By William Boardman -- Reader Supported News
"Through its provisions, Public Act 436 establishes a new form of local government, previously unknown within the United States or the State of Michigan, where the people within local municipalities may be governed by an unelected official who establishes local law by decree."
-- Complaint for Injunctive Relief, Phillips et al. v. Snyder, U.S. District Court for Eastern Michigan
"We are a country of law.... The government cannot just abrogate contracts."
-- Obama economic adviser Larry Summers, quoted by Matt Taibbi discussing the sanctity of contracts in "Looting the Pension Funds"
"Pension benefits are a contractual right and are not entitled to any heightened protection in a municipal bankruptcy."
-- U.S. Bankruptcy Court Judge Steven Rhodes speaking from the Bench on December 3, and contravening the Michigan Constitution while granting Detroit federal bankruptcy protection
Detroit's recent bankruptcy eligibility was achieved in part by the Michigan governor defying a court order, the Detroit czar defying a court order, and a federal bankruptcy court telling other federal and state courts that their orders and the cases before them challenging the constitutionality of state law and state actions simply don't matter.
Since December 3, the dominant media narrative following Judge Steven Rhodes's bankruptcy court ruling suggests, in over-simplified form, that Detroit's one man government can dispose of most of the city's estimated $18 billion debt and long term liabilities by defaulting on pension contracts and selling off its art collection. This is essentially false as an overview, and false in most of its details.
It would be more accurate to say that Detroit is the victim dishonest politicians colluding with banks and other corporate predators, and we are now witnessing the late stages of an extended municipal lynching that is the natural expression of contemporary American capitalism. That this is essentially true as an overview, and in most of its details, is supported in the question and answer format that follows.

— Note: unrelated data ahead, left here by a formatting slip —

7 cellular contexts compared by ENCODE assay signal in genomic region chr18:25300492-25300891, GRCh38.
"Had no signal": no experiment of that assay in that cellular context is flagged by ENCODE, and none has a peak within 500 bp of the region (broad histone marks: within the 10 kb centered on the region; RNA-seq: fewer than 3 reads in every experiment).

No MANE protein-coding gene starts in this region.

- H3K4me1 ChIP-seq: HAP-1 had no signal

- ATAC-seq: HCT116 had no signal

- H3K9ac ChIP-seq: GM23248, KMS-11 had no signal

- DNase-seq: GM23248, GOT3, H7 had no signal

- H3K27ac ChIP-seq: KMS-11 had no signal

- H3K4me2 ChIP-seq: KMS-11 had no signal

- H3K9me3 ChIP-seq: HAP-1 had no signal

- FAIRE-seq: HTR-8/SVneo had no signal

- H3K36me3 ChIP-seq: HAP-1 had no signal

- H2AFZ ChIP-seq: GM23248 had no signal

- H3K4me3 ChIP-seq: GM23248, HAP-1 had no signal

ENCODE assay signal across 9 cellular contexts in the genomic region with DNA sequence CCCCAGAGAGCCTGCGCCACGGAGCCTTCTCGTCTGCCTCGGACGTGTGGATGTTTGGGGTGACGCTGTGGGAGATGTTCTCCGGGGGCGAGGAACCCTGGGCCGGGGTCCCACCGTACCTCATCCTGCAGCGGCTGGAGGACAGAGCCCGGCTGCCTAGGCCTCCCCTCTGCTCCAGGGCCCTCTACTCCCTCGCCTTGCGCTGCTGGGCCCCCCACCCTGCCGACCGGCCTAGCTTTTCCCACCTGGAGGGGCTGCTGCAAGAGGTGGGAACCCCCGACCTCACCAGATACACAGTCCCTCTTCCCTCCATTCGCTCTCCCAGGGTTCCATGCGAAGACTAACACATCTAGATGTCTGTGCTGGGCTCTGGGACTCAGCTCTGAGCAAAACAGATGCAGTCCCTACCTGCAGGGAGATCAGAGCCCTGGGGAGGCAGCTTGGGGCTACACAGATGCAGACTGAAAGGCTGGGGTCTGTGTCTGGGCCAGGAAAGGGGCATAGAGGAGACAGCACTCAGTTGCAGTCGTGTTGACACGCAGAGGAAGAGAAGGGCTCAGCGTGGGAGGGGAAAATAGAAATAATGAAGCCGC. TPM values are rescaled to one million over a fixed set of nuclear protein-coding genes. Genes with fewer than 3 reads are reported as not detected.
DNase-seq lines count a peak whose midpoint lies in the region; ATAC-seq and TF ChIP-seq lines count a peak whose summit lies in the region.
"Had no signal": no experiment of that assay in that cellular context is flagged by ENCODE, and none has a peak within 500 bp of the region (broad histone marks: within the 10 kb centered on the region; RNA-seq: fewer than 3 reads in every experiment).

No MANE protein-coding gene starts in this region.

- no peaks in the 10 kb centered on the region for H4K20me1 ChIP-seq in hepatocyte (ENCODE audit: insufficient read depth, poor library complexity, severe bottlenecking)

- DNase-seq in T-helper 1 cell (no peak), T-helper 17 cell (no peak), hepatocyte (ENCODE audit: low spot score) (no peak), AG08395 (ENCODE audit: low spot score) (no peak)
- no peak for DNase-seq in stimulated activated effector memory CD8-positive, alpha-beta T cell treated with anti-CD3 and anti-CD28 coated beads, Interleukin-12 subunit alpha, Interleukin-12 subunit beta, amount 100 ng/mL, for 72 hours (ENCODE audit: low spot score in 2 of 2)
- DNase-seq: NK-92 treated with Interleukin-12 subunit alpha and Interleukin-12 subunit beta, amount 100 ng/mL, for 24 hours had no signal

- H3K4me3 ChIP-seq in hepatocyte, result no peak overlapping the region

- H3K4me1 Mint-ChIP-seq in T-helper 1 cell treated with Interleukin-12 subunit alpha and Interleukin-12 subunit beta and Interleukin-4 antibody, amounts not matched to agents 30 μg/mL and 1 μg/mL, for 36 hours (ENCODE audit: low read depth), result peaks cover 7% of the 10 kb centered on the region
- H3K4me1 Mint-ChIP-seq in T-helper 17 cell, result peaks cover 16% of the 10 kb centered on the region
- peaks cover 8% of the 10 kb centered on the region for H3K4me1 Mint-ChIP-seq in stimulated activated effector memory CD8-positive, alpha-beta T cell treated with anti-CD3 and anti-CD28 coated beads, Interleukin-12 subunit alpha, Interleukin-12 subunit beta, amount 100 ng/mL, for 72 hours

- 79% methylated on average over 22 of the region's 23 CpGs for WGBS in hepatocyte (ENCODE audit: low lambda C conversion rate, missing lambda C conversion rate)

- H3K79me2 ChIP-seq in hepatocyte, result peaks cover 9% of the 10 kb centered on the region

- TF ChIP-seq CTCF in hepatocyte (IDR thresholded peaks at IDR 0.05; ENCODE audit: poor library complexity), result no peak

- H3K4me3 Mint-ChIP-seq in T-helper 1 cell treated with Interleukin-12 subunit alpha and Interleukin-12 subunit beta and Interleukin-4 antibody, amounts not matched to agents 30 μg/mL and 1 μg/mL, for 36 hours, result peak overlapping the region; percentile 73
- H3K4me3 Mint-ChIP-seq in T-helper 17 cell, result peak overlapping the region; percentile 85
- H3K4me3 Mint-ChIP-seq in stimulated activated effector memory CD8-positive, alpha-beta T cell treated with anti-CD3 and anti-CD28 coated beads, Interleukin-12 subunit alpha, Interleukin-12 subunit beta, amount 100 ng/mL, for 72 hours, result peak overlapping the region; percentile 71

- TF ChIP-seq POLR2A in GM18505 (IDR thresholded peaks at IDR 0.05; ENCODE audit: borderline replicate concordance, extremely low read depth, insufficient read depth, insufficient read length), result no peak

But first, here's the sanitized frame for the consensus narrative reliably delivered by American pack journalism -- in this instance, the New York Times of December 4, under the headline "Detroit Ruling Lifts A Shield on Pensions" (duplicated verbatim in the Boston Globe and Houston Chronicle):
"In a ruling that could reverberate far beyond Detroit, a federal judge held on Tuesday that this battered city could formally enter bankruptcy and asserted that Detroit's obligation to pay pensions in full was not inviolable."
You would not know from coverage by the Times and most other outlets that this and other issues involving Detroit are under widespread court challenge, or that the current situation has been created by officials taking actions that would, in ordinary circumstances, be considered contempt of court.
So what's wrong with the Times' summary here?
Speculation is hard to criticize, since any ruling "could reverberate far beyond Detroit," but most probably won't. Another, equally valid speculation here would be that the judge's ruling raises the stakes in an already bitter power struggle over pensions, ignores state litigation that would bar the bankruptcy filing, and supports the one-man rule in Detroit, all of which portend a long legal battle unlikely to be resolved until it reaches the United States Supreme Court.
The Times' framing implies a false dichotomy, a polarized fight between the city and the pension funds. That is only one axis in a much more complicated struggle in which other powerful players include the Republican governor, a Republican-dominated state legislature, an unelected city czar with near-dictatorial power, and major banks (at least one of which was a client of the czar's law firm). The city (insofar as that means the elected mayor and city council), can only watch from the sidelines as others compete to pick it clean. Under state law, the Mayor and City Council lost their salaries upon appointment of the city czar (he later reinstates their pay in full in his first official act).